BATIK - INTERESTING INTRODUCTION
Fall has fallen, and winter is on its way, yet
another season seems to be prominent due to batik springing up
everywhere! This ancient printing craft originated in Java, and has been
practiced there for centuries. Batik is generally observed as an
indigenous Indonesian (Java) textile, although influences from all corners of
the world have enriched its inherently beautiful design. Fashions and
furnishings are utilizing batik prints in increasing numbers, causing their
industries to acknowledge the beauty and artistry of this brilliant 2,000
are generally composed of flower motifs, twinning plants, leaves and buds,
birds, butterflies, fish, geometric forms and patterns, small animals and
insects. The innovations in batik patterns are endless, as there are
nearly 3,000 varieties on record. The word “batik” is in Indonesian in
origin, and occurs as “ambatik” in Javanese; it means “drawing” and
“writing.” These two words describe what it means to print batik: to draw
patterns and designs free hand with hot wax, followed by painting between the
waxed sections. Then the fabric is re-waxed, cloth dyed, and boiled.
the batik technique can be done in a factory for mass production, or in smaller
quantities per yard; this is done by hand, which is the traditional way to
batik print. The factory method was put in place c.1850 in order to
compete with a burgeoning European fashion market. This method uses a
metal stamp, called a “cap,” to apply the hot wax; the stamp is heated, dipped
in the hot wax, and the surface of the cap is then pressed on to the
cloth. The traditional method, done by hand, utilizes a wooden, pen-like
“canting” filled with the hot, liquid wax that is drawn on to the fabric’s
steps are the same regardless of the beginning method. The newly waxed
cloth must be laid out on a table to be painted. Colors are brushed
between the wax lines to complete the designs. Then the colored areas are
re-waxed in black so the background dyes do not penetrate the new pattern.
cloth is dyed. It is washed in or pulled through a chemical agent that
helps the dye to bond to the cloth. After the excess bonding agent drips
off, the cloth is pulled through the dye to produce the illustrious
color. Lastly, the cloth is boiled. Stirring the cloth in boiling
vats allows the excess wax to be scooped off using perforated ladles.
After the excess wax is removed, the brilliance in design and color are
revealed, and a finished batik print is ready for use.
and upholstery industries are utilizing batik patterns now more than
ever. They’re popping up all over the runways, shopping centers, and
furniture showrooms. The urban fashion industry is embracing the
tradition by manufacturing sarongs, scarves, dresses, jackets, and accessories
for the ready-to-wear market. This facet of the industry focuses on the
West African, Middle Eastern, and Native American batik tradition. These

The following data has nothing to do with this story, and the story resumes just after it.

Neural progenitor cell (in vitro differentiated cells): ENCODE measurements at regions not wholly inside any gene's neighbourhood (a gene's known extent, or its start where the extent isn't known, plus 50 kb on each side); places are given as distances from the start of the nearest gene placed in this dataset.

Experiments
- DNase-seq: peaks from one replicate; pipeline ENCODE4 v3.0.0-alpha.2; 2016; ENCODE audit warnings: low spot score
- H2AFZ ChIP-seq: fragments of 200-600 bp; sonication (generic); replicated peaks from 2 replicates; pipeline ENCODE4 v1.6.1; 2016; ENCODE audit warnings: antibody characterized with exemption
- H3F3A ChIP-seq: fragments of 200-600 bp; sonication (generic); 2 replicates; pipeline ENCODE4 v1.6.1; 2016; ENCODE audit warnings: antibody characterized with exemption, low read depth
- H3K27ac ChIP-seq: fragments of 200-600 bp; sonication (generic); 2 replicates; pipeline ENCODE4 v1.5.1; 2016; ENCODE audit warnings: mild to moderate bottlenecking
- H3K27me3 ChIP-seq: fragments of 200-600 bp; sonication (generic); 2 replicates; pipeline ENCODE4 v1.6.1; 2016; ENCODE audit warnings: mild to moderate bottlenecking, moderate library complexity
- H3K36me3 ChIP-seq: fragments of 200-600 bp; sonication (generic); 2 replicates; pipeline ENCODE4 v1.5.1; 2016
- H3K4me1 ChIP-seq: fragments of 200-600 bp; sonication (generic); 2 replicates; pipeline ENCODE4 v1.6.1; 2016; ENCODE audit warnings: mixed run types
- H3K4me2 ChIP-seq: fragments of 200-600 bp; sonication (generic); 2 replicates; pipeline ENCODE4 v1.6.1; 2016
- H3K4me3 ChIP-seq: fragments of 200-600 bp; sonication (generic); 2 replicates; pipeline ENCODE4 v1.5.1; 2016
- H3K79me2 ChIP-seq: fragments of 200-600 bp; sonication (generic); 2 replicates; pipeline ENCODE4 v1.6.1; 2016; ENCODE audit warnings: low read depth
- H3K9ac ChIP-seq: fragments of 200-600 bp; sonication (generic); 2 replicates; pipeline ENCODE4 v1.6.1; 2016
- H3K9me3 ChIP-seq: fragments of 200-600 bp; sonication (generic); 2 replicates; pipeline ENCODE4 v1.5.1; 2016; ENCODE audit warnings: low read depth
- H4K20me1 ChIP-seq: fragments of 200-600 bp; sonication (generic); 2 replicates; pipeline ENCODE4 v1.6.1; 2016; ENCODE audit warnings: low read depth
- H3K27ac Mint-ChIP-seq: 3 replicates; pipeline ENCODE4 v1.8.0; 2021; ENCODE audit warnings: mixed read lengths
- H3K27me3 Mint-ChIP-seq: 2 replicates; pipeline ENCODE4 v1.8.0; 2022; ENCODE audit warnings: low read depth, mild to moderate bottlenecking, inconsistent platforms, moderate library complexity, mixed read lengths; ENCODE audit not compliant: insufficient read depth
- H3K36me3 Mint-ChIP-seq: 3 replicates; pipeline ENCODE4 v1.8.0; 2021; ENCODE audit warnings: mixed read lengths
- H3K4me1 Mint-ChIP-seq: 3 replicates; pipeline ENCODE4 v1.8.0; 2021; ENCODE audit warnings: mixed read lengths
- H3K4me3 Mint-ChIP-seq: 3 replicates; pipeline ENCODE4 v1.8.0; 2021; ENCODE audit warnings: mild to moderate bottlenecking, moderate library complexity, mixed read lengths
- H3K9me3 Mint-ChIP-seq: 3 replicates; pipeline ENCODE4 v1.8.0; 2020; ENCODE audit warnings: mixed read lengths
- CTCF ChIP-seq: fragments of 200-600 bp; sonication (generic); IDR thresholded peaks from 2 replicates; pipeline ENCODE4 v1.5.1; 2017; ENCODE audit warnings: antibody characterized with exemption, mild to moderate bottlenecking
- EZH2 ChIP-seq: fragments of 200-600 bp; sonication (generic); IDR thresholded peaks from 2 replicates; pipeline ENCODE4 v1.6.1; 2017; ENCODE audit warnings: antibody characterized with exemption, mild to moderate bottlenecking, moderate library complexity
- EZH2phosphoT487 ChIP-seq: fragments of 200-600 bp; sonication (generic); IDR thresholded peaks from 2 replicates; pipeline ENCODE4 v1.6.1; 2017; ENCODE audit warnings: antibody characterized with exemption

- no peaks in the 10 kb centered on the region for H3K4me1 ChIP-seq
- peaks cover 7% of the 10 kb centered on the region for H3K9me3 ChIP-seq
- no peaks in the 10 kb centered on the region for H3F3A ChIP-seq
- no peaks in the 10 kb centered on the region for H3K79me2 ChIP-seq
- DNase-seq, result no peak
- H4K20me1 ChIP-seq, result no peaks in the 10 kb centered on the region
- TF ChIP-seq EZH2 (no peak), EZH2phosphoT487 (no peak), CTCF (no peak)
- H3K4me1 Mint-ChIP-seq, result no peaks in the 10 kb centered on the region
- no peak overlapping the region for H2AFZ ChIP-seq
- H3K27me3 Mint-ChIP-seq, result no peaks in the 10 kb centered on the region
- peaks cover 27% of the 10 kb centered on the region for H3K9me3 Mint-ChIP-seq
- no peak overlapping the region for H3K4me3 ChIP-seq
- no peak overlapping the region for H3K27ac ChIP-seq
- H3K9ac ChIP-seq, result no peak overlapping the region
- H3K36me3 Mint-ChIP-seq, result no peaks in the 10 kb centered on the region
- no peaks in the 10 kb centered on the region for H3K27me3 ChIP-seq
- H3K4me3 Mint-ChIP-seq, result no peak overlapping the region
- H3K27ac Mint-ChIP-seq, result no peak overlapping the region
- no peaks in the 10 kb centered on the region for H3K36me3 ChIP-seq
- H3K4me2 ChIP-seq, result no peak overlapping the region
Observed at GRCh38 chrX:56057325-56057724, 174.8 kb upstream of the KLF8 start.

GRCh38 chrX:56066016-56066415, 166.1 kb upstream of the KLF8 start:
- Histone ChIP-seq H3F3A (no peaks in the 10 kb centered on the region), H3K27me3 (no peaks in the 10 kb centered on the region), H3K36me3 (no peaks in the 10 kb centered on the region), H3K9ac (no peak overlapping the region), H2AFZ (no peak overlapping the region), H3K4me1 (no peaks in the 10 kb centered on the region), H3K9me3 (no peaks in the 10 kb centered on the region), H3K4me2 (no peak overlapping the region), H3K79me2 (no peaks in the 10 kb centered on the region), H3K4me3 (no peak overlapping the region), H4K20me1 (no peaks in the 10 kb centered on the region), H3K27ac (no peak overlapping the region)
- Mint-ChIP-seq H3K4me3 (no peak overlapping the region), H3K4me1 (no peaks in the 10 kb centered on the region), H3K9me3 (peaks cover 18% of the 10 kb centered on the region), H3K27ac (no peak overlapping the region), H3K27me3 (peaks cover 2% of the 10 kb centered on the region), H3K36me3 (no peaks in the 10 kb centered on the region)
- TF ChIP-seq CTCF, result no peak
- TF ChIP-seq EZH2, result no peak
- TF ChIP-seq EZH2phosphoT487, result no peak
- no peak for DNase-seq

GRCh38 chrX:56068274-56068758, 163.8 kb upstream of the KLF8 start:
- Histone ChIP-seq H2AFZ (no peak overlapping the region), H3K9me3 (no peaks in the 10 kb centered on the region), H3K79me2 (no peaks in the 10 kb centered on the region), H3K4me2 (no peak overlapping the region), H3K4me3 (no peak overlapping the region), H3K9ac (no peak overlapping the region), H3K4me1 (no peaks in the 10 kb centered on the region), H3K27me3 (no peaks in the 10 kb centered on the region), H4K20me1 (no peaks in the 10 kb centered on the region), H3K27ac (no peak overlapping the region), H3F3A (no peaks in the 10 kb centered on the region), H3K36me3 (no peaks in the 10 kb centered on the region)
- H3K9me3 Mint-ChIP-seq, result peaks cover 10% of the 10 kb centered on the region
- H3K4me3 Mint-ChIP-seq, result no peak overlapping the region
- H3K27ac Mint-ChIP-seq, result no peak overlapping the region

cultures influenced mainstream batik printing, as well as inventing new styles.
Eastern population often favored the patterns that were based on the patola
designs from India, as well as designs that featured the color green.
Historically, green was a sacred color in the Muslim faith. The
introduction of Islam to this area also affected batik printing in that the
Islamic faith forbade the depiction of life-like pictures; this prompted the
use of stylized patterns without representation of human or animal forms.
They generally printed their batik designs on cotton, voile, or silk, much like
the traditional batik printing is done.
African and Native American batik prints often depict the activities of people
interacting in daily life. The patterns show people grinding corn,
carrying water or firewood, braiding hair, dancing in ceremonies, praying for
rain, or showing caricatures of emotions. Many of their batik patterns
are printed on Kente cloth or mudcloth, cotton, or voile. These cultures
brought the use of new fabrics to the forefront of the batik revolution.
Eastern, West African, and Native American cultures popularized these
traditional patterns through clothing beginning in the late 1960’s. The
upholstery and furnishings industry became familiar with the batik tradition
much earlier, yet prominence did not come until the early 1950’s; its
popularity has yet to decrease.
Several different cultures have influenced
the patterns and designs of this facet of the industry.
contributed to the batik design are most evident in the addition of more flower
and bird motifs, border patterns, and incorporating the use of pinks, yellows,
and blues. Dutch and Eurasian women have favored the use of European
floral bouquets, birds, bees, trees and butterflies in their patterns, a trend
that is one of the most popular in use today. All three cultures
influenced the design and color combinations so heavily, that batik is often
associated with their influential characteristics.
are so common in our society today, that it’s hard to imagine a life without
their beauty. Batik prints are in our art, on our loveseats, and in our
wardrobe. They’re hanging over our bay windows, and adorning our walls
with their elegance. Batik printing, patterns and designs have enriched
many facets of an artistic heritage that encompasses many regions of the world.
that started on a small island 2,000 years ago has evolved into a
world-renowned practice. Fashions and furnishings helped bring the beauty
of this tradition to world wide prominence. Batik apparel was formerly the
clothing of aristocracy; batik is now the art of the world.